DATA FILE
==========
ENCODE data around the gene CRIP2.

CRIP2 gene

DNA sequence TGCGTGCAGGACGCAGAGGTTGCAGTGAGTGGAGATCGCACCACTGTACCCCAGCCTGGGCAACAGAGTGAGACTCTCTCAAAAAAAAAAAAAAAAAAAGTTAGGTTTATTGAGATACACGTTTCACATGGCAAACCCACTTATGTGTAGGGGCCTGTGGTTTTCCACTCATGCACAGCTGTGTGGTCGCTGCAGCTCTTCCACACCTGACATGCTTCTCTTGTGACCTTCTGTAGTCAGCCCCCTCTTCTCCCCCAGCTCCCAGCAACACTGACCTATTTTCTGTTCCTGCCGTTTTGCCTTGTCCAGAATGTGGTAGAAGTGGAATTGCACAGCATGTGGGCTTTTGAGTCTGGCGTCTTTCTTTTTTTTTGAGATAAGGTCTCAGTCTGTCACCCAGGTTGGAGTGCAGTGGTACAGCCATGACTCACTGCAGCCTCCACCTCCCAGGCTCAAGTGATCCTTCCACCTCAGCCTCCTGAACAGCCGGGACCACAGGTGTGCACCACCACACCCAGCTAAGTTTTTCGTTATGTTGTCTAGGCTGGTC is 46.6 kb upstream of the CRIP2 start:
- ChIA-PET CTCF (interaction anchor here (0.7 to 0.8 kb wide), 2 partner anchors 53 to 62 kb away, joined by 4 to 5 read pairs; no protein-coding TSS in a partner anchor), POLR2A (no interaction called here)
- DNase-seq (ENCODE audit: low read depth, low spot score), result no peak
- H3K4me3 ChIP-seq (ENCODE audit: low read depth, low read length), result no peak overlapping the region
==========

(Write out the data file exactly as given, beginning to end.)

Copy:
ENCODE data around the gene CRIP2.

CRIP2 gene

DNA sequence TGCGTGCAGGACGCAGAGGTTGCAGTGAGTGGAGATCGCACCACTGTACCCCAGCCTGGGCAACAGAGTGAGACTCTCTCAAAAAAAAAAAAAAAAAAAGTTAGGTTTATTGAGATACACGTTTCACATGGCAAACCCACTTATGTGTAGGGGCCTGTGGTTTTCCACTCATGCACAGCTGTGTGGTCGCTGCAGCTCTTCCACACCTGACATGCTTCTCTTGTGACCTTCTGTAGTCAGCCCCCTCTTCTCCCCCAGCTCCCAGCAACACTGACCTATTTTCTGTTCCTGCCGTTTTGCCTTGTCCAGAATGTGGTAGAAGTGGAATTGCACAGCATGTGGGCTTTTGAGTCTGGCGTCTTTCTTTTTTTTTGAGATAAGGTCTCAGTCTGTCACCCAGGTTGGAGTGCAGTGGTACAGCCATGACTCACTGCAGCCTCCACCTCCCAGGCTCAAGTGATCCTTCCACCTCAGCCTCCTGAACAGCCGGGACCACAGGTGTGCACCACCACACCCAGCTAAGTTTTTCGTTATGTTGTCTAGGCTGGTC is 46.6 kb upstream of the CRIP2 start:
- ChIA-PET CTCF (interaction anchor here (0.7 to 0.8 kb wide), 2 partner anchors 53 to 62 kb away, joined by 4 to 5 read pairs; no protein-coding TSS in a partner anchor), POLR2A (no interaction called here)
- DNase-seq (ENCODE audit: low read depth, low spot score), result no peak
- H3K4me3 ChIP-seq (ENCODE audit: low read depth, low read length), result no peak overlapping the region